For one night at least, the Alaska Aces seized the mantle as comeback kings, delivering a third-period rally against a Bakersfield hockey club whose late-game exploits in these ECHL’s Kelly Cup playoffs earned them the moniker of Cardiac Condors.
Sparked by Evan Trupp’s goal in the opening minute of the third period and Jordan Morrison’s game-winning strike with less than three minutes to play, the Aces generated a 2-1 victory over the Condors in Friday’s opener of the Western Conference finals.
On an evening when fantastic weather outside and an announced crowd of 4,197 inside Sullivan Arena made conditions unusually warm, Alaska earned a 1-0 lead in the best-of-7 series that continues Saturday night at Sullivan. After that, the series next week moves to Rabobank Arena in Bakersfield.
Alaska improved to 9-1 in the playoffs. It swept Las Vegas in four games in the first round and eliminated the Idaho Steelheads in five games in the second round.
This series pits an Aces franchise that has advanced to the conference finals for seventh time in 11 ECHL seasons against a Condors franchise that has reached the third of the circuit’s four playoff rounds for the first time in that span. While the Aces are accustomed to success — they have twice hoisted the Kelly Cup — the Condors have flourished under first-year coach Troy Mann after failing to qualify for the playoffs in the previous two seasons.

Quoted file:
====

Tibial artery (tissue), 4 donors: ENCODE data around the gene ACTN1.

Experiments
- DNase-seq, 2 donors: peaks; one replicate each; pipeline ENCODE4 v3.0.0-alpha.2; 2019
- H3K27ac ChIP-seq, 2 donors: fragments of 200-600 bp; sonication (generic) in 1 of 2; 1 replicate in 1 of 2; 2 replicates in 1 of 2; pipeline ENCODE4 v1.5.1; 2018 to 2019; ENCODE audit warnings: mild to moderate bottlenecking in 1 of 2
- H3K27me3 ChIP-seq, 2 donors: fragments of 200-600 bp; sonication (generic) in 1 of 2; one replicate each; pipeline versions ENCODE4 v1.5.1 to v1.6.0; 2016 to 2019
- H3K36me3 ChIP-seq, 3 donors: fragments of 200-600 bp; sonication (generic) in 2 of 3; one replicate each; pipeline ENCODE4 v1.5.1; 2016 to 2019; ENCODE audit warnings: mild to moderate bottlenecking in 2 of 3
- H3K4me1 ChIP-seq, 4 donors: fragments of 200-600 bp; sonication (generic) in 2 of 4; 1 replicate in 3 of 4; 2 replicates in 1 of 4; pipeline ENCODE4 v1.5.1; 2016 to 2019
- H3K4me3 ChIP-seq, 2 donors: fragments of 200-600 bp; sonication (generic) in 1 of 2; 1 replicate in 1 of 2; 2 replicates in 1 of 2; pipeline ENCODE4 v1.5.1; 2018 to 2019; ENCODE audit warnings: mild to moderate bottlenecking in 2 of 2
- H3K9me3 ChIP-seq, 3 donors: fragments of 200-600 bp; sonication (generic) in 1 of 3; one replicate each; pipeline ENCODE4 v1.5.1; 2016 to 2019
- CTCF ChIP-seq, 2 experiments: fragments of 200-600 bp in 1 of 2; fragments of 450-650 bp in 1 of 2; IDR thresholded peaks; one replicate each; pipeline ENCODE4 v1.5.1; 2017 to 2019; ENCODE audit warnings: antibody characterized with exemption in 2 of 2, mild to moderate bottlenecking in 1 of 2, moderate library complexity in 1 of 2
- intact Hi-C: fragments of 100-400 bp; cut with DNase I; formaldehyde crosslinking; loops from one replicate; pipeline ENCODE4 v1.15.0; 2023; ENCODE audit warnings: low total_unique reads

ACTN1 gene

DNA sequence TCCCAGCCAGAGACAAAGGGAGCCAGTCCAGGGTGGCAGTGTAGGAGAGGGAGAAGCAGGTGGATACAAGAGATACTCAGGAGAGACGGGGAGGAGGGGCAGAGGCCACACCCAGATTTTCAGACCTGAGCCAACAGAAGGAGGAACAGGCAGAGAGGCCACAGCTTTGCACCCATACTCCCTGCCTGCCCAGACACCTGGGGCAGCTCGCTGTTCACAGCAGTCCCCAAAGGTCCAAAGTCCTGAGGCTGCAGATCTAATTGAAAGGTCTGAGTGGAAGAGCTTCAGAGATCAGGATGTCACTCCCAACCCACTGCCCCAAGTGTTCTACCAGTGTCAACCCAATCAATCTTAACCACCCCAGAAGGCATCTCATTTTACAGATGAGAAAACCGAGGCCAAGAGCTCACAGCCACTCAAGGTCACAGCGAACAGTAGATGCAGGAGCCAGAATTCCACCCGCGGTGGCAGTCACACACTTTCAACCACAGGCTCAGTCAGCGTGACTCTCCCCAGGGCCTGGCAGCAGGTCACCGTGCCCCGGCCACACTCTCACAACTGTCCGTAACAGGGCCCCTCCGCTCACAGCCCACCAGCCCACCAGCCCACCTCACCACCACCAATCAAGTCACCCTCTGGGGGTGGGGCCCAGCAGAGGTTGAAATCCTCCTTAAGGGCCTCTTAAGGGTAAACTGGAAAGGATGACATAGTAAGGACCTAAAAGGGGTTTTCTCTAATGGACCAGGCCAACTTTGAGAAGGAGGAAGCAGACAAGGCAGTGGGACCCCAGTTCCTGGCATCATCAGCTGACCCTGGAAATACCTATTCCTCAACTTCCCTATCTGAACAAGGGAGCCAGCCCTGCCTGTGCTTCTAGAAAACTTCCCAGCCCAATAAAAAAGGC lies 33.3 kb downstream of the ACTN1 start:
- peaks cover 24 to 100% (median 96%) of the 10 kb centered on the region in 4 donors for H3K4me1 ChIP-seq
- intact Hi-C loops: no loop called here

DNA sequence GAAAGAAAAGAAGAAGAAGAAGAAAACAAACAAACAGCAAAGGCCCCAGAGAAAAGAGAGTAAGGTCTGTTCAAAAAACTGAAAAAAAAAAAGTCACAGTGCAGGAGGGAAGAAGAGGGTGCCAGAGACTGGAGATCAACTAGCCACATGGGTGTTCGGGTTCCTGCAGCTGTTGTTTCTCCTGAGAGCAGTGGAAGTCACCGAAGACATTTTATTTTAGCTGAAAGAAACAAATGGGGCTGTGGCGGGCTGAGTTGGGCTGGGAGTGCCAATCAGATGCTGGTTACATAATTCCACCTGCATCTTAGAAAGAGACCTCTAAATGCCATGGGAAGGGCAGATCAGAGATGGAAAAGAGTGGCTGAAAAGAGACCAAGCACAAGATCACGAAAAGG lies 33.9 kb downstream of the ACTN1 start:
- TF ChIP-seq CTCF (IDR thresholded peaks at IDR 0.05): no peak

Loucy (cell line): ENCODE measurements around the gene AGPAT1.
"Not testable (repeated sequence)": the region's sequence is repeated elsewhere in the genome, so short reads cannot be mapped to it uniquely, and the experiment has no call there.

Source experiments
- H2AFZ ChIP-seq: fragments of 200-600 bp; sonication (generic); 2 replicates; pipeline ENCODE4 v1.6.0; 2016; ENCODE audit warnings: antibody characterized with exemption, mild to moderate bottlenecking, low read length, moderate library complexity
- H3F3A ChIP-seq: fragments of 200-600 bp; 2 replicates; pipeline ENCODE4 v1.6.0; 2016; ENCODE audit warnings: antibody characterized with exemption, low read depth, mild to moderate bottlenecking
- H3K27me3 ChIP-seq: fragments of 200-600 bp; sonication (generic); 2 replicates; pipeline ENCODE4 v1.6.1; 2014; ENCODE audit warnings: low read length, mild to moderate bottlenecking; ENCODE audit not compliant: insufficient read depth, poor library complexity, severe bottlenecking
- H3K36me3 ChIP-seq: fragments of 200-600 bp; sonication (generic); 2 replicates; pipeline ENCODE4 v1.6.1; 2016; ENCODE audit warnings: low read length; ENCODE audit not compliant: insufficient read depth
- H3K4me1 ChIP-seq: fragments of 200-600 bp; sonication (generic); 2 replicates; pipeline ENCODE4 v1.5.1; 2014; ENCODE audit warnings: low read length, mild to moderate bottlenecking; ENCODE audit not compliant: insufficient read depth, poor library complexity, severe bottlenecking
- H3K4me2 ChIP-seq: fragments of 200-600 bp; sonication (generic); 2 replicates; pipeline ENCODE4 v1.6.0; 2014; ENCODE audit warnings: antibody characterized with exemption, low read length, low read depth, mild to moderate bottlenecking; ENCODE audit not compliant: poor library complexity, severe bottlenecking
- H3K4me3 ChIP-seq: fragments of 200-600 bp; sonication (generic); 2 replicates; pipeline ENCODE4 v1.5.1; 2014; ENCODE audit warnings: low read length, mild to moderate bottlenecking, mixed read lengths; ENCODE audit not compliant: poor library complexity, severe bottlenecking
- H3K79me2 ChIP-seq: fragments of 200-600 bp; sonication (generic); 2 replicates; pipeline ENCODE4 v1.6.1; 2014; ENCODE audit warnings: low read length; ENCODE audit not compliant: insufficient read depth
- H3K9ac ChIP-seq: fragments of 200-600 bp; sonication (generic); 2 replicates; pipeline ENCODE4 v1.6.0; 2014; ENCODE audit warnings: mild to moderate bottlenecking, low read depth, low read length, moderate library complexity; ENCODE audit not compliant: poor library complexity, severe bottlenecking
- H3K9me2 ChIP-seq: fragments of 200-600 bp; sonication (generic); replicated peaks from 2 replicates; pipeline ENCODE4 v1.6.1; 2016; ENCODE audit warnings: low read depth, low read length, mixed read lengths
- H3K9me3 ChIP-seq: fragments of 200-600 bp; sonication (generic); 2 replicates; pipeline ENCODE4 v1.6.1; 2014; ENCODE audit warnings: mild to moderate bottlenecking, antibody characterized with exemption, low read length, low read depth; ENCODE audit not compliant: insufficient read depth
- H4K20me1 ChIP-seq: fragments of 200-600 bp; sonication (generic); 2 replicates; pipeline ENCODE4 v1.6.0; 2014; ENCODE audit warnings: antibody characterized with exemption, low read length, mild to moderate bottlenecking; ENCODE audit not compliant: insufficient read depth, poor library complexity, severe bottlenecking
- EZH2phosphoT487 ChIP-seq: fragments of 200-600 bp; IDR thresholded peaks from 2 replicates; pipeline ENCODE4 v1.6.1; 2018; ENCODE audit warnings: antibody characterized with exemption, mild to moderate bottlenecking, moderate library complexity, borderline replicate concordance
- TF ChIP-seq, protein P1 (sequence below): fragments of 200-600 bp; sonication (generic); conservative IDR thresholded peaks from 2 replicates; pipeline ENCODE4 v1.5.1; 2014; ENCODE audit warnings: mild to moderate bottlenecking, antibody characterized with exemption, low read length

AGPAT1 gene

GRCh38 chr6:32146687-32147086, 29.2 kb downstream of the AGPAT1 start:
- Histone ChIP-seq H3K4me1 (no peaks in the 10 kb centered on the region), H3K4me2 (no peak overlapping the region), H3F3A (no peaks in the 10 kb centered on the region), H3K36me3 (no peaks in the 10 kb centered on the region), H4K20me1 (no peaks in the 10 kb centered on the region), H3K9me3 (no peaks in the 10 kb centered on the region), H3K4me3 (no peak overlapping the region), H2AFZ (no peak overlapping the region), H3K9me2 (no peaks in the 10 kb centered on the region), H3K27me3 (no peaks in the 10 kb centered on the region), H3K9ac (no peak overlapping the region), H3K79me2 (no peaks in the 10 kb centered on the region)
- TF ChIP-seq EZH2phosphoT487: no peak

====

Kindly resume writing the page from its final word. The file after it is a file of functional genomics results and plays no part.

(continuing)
The opener turned on a critical play in the waning minutes.
Condors defenseman Erik Burgdoerfer retreated behind his net and rimmed the puck around the boards to initiate a breakout from his zone. But Trupp stepped up to gather it on right wing and feed defenseman John Ramage in the slot. Ramage found himself in ideal shooting territory, yet eschewed firing on Condors goaltender Laurent Brossoit.
Instead, Ramage presented himself as if he planned to shoot and slid a pass to Morrison on his left. Morrison’s wrister from the bottom of the left circle beat a lunging Brossoit to the stick side for a 2-1 lead.
The Aces held onto that edge despite a Bakersfield power play — a 6 on 4 advantage, since Brossoit was on the bench for an extra attacker — in the final 45 seconds.
“I was in a really good spot, but guys were converging on me, and out of the corner of my eye I saw Mo streaking down my wing,’’ Ramage said.
If he had not seen his teammate, he surely would have heard him.
“It was heads-up by Rammer,’’ Morrison said. “I was coming off the bench yelling, “Rammer! Rammer! Rammer!’ He heard me, luckily.’’
Brossoit, the erstwhile Ace, and Olivier Roy, who last season helped Stockton to the Kelly Cup Finals, each proved sharp. In a trade between the NHL’s Calgary Flames and Edmonton Oilers in November — Roy’s contract went to Calgary and Brossoit’s to Edmonton — Roy arrived in Anchorage and Brossoit soon landed in California.
Roy stopped 25 shots and Brossoit rebuffed 33.
A second-period sequence showed just why their services are coveted.